A 55-year-old Spanish woman has died following repeated exposures to an acupuncture method that uses live, stinging bees instead of traditional needles, according to a recent case report in the Journal of Investigational Allergology and Clinical Immunology.
The painful and dangerous practice—called apipuncture—is generally peddled by nonmedical practitioners and, in recent years, has generated buzz among celebrities, most notably Gwyneth Paltrow and her chic lifestyle brand Goop. Paltrow and other proponents claim that insect venom can relieve a swarm of ailments, including inflammation, arthritis, generalized pain, scarring, and skin issues.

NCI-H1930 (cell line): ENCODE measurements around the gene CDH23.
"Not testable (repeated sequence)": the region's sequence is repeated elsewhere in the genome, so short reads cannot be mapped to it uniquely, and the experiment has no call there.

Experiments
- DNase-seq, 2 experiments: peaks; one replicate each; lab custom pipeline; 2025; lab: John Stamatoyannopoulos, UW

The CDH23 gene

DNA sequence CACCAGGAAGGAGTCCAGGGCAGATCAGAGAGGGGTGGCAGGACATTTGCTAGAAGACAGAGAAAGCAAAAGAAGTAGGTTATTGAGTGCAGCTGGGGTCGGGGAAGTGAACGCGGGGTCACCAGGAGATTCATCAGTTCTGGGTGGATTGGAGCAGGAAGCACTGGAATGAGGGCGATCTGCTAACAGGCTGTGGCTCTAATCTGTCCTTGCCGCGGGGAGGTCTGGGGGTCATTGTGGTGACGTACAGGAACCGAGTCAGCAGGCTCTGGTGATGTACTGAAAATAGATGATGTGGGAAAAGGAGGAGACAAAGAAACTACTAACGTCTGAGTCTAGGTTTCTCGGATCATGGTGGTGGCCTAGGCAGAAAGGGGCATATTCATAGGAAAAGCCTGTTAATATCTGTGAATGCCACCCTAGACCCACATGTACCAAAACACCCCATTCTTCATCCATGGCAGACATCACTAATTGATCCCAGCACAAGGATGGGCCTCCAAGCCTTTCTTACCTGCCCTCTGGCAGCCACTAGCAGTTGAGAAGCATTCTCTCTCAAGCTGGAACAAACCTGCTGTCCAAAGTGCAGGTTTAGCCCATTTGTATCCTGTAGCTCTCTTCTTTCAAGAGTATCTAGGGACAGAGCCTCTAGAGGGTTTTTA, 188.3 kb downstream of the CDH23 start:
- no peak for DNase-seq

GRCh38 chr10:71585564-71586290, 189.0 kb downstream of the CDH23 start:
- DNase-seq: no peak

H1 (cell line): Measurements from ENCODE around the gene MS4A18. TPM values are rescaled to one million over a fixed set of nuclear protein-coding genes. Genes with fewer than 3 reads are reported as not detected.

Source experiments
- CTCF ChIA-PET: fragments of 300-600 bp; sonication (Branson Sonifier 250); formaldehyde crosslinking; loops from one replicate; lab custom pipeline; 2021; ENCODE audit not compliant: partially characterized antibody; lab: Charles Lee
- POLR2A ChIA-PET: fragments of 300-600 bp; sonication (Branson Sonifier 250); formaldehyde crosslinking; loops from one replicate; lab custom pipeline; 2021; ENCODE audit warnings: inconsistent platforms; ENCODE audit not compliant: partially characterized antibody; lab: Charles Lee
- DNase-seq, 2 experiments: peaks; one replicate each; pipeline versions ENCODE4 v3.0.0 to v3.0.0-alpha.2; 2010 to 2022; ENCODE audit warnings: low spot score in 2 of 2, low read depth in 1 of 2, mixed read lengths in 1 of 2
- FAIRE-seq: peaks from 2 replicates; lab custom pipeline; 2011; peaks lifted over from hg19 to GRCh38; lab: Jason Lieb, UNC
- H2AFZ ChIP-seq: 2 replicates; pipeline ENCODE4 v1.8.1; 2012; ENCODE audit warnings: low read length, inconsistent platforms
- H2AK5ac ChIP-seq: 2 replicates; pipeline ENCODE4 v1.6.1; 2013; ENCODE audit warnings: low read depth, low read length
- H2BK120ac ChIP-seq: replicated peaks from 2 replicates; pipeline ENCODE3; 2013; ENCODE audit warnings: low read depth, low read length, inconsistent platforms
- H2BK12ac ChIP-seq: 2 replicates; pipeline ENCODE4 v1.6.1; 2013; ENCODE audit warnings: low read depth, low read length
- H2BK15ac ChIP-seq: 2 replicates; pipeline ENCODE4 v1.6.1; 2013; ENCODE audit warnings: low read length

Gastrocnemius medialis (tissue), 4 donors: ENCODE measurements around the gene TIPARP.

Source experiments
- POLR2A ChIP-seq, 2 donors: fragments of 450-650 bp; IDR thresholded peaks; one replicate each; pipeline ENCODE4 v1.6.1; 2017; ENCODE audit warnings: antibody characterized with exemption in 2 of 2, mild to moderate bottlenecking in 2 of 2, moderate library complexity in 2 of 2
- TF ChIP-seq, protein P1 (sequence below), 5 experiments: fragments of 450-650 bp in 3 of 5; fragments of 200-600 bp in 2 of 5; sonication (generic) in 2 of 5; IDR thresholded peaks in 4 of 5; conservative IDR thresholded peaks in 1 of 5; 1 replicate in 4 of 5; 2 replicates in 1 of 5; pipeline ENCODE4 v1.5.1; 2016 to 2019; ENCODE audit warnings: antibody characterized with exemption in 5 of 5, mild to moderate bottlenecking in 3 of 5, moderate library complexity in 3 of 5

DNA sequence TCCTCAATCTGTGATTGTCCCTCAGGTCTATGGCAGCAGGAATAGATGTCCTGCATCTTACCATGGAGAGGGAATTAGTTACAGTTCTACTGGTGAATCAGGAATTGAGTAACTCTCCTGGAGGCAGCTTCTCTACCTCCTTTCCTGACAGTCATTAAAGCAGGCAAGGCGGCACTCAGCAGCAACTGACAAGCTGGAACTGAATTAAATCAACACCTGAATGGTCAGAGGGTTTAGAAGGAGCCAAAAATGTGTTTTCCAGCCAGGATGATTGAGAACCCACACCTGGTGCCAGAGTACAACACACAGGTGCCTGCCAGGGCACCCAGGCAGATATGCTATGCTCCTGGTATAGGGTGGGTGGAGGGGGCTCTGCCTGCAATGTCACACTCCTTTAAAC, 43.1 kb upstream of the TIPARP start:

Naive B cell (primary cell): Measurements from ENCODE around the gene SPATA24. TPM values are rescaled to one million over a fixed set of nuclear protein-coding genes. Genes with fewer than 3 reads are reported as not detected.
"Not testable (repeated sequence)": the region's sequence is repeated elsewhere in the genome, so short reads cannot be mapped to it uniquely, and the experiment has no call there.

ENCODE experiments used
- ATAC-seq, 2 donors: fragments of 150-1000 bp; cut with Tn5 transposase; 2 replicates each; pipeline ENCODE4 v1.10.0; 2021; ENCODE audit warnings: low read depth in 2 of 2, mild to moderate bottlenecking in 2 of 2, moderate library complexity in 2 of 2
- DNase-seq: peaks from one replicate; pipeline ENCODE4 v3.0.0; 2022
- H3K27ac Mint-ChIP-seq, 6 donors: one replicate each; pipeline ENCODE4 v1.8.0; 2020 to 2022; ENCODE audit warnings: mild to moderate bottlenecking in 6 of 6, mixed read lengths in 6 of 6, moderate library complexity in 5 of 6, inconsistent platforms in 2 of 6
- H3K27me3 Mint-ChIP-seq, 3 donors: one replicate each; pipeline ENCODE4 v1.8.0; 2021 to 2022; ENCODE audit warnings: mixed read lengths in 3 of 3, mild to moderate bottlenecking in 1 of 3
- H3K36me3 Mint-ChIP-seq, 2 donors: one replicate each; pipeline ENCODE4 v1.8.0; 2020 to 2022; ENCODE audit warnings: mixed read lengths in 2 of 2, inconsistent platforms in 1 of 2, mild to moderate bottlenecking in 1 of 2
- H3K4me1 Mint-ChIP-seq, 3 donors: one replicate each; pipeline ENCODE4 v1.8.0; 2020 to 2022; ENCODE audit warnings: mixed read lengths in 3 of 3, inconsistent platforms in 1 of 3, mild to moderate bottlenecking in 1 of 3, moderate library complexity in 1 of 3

But evidence to back those claims is weak and mixed, and numerous medical studies have tallied serious risks and adverse events, including anaphylaxis, stroke, and death. Perhaps most alarming is that people with no history of allergies to bee venom can become sensitive to it over time. In fact, the more exposure, the greater the risk of developing a sensitivity. And life-threatening reactions appear unpredictably. That seemed to be the case for the Spanish woman.
[D]octors there determined that she had suffered a massive stroke from severe anaphylaxis (acute allergic reaction) and slipped into a permanent coma. She died several weeks later from multi-organ failure.
“Therefore, the risks of undergoing apitherapy may exceed the presumed benefits, leading us to conclude that this practice is both unsafe and unadvisable,” they conclude.
Read full, original post: Woman dies from bee-sting therapy that Goop, Gwyneth Paltrow promote